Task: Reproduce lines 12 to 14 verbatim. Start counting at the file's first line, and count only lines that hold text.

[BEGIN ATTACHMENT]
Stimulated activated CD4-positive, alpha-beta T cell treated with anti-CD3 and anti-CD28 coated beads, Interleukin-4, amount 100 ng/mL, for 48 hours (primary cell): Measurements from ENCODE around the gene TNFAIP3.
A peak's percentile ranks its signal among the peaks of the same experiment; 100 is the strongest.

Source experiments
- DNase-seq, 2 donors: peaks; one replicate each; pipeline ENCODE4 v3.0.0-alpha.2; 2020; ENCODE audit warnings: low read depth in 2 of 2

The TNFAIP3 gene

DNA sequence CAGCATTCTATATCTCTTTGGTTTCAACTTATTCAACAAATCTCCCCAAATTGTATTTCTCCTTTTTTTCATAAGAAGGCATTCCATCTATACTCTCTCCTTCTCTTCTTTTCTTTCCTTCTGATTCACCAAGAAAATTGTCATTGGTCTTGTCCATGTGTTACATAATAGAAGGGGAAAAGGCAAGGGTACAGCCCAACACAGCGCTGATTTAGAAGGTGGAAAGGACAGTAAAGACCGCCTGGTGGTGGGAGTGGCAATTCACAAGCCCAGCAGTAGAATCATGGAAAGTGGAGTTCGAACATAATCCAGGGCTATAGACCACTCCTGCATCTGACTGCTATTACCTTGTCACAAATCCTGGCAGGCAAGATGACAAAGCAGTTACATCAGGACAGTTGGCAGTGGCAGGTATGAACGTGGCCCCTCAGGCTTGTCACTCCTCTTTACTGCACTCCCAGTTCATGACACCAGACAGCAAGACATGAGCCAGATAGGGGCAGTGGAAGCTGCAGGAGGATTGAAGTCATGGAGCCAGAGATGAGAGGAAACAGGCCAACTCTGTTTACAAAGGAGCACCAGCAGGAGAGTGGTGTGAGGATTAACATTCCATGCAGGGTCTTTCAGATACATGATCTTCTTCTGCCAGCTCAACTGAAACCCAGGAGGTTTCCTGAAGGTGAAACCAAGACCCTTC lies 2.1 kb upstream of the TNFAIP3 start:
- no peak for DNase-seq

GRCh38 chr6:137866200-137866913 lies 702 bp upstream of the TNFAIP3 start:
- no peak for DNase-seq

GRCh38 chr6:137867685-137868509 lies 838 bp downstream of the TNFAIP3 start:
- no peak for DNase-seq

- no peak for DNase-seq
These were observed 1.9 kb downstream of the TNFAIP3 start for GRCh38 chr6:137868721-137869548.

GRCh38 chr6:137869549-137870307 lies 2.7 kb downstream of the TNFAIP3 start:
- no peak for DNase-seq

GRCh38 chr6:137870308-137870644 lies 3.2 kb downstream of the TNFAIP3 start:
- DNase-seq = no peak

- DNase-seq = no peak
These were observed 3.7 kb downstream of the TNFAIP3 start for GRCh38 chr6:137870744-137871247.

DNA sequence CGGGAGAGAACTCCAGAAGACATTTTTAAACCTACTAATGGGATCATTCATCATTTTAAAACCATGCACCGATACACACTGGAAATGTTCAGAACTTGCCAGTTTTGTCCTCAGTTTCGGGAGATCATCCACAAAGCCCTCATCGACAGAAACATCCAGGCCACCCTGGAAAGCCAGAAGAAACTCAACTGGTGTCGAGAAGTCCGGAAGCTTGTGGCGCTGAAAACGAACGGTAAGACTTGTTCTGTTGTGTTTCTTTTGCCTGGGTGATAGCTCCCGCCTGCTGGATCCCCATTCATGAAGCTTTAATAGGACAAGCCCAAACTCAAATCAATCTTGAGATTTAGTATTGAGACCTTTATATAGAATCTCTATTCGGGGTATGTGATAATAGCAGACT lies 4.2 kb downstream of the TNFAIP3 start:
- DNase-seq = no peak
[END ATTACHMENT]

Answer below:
- no peak for DNase-seq
These were observed 1.9 kb downstream of the TNFAIP3 start for GRCh38 chr6:137868721-137869548.

GRCh38 chr6:137869549-137870307 lies 2.7 kb downstream of the TNFAIP3 start: